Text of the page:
An international study allows a better prediction of the risk of hereditary cancer

The paper analyzes the role of different genetic variants involved in Lynch syndrome , an inherited disease that increases the risk of various tumors

The study is published in the journal Nature Genetics and has had the participation of Gabriel Capellá and Marta Pineda, form the Hereditary Cancer Program at the Catalan Institute of Oncology ( ICO- IDIBELL)

An international study has developed a refined method to identify people at risk for certain inherited cancer as a result of Lynch syndrome.

The study, published in Nature Genetics have carried out clinical and researchers who are part of the INSIGHT (International Society for Gastroeintestinal Hereditary Tumours ) . Coordinated by Maurizio Genuardi , University of Florence, and Finlay Macrae , Royal Melbourne Hospital , at work and have participated Capellá Marta Gabriel Pineda, Hereditary Cancer Program at the Catalan Institute of Oncology ( ICO- IDIBELL) .

The research is funded by the Spanish Ministry of Science and Innovation and the Scientific Foundation of the Spanish Association Against Cancer .

Hereditary cancer
All cancers are caused by abnormalities in the genetic material of cells , that make them lose their function and become malignant .

Lynch syndrome is an inherited condition that increases your risk of colon cancer and other cancers. Lynch syndrome has historically been known as hereditary nonpolyposis colorectal cancer (HNPCC).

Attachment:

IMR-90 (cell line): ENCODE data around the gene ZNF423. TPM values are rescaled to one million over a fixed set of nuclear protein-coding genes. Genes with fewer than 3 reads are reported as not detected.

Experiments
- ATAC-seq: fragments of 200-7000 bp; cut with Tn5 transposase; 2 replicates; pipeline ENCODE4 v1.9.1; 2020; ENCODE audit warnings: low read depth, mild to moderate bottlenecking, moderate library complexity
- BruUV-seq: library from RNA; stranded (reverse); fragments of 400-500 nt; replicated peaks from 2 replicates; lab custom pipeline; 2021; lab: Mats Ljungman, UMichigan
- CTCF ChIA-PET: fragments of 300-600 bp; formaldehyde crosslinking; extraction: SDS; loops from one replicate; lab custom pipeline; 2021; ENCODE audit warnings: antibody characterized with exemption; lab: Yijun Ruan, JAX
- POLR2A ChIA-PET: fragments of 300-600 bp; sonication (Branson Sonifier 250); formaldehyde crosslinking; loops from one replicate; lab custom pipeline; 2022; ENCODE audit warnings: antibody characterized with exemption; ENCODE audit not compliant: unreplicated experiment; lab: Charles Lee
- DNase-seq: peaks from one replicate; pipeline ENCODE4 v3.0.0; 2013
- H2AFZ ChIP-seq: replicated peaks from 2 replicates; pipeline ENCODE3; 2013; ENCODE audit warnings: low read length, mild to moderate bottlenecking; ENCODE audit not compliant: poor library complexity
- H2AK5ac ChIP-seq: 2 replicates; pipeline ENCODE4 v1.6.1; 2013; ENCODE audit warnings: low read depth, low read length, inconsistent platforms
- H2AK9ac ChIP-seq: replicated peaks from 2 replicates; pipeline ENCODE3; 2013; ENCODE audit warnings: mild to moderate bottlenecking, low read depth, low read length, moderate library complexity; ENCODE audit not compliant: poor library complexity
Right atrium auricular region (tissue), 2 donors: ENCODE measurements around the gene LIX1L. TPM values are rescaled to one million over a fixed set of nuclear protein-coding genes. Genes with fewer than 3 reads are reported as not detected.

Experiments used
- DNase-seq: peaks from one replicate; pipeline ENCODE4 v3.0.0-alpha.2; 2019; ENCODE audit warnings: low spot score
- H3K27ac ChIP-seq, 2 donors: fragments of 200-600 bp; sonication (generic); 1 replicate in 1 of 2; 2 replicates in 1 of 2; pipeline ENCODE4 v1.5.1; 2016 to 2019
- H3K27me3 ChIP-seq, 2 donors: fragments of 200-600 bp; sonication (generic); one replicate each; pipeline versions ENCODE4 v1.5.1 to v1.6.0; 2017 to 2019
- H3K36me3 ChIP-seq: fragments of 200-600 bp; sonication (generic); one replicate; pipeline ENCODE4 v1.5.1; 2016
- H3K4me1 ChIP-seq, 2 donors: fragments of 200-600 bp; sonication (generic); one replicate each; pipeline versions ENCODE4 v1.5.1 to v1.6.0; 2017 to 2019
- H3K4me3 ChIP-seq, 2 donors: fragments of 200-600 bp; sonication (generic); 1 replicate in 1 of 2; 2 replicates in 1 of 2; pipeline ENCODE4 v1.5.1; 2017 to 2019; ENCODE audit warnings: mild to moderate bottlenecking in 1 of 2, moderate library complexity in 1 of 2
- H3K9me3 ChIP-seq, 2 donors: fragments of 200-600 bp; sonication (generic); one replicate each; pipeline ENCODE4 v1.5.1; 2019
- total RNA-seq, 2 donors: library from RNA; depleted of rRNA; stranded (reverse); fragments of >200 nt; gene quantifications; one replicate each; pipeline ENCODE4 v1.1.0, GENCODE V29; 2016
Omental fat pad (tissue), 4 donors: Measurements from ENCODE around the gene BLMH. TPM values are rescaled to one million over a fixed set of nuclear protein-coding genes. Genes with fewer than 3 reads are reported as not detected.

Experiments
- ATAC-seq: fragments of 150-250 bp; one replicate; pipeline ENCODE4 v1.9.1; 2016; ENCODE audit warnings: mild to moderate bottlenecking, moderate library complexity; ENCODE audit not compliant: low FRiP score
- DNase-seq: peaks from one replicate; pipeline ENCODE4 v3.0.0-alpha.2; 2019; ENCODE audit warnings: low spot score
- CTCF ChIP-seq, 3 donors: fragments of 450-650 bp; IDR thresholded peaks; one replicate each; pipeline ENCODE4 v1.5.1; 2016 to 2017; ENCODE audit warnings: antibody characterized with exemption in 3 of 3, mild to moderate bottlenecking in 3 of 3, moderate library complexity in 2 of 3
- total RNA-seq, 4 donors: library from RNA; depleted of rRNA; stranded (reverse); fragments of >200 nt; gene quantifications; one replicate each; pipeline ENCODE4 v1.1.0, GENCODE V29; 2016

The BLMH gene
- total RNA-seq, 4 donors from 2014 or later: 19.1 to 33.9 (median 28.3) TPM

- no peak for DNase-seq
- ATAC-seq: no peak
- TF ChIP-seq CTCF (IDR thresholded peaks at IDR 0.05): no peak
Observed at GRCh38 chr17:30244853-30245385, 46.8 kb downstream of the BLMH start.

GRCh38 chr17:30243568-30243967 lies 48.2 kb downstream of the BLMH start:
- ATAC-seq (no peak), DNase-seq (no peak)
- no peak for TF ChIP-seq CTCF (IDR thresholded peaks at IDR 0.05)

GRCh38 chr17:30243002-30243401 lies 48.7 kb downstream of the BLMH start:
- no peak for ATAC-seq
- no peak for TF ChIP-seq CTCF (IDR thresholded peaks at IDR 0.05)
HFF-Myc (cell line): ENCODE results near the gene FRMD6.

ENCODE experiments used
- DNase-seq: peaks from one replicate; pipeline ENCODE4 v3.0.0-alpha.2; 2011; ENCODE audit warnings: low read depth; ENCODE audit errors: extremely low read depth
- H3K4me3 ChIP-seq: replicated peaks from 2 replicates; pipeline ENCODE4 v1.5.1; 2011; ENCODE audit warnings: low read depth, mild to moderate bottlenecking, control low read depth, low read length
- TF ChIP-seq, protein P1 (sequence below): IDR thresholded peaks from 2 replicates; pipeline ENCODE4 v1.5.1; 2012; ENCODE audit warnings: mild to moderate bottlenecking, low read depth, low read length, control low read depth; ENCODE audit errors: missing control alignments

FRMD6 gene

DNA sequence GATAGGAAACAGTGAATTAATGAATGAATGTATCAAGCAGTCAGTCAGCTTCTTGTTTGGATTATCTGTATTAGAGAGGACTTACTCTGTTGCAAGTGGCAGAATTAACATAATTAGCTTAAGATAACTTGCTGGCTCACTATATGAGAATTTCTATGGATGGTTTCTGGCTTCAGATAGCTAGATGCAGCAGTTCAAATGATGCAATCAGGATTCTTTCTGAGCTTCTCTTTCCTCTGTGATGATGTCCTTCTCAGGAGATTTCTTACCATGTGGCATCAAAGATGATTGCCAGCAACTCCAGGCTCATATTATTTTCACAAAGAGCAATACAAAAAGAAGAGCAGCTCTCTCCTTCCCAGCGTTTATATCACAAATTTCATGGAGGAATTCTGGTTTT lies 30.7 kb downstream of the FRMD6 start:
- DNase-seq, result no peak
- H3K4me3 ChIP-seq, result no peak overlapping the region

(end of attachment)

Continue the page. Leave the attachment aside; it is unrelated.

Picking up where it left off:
An international study allows a better prediction of the risk of hereditary cancer A number of inherited syndromes can increase your risk of colon cancer, but Lynch syndrome is the most common. Doctors estimate that about 3 out of every 100 colon cancers are caused by Lynch syndrome.

Families that have Lynch syndrome usually have more cases of colon cancer than would typically be expected. Lynch syndrome also causes colon cancer to occur at an earlier age than it might in the general population.

Gene mutations associated with Lynch syndrome
People with Lynch syndrome have a mutation in one of 4 genes that normally correct mistakes when deoxyribonucleic acid (DNA) is copied during cell division. These genes are called DNA mismatch repair genes (MMR).

The 4 main MMR genes associated with Lynch syndrome are MLH1, MSH2, MSH6 and PMS2. Most mutations (90%) that cause Lynch syndrome are found in the MLH1 or MSH2 genes. The other 2 genes, MSH6 and PMS2, and possibly others, account for the other 10% of mutations.

Researchers have also identified different gene mutations associated with Lynch syndrome, but these are rare. Other mutations may be discovered in the future.

In 90 or 95 % of cases of people with cancer are born with genes functioning properly until, by external factors, for errors that may occur during normal DNA replication or by the passage of time, the genetic material , which had always worked properly, breaks down. When genes embrace alterations or mutations, the cells do not perform its function properly.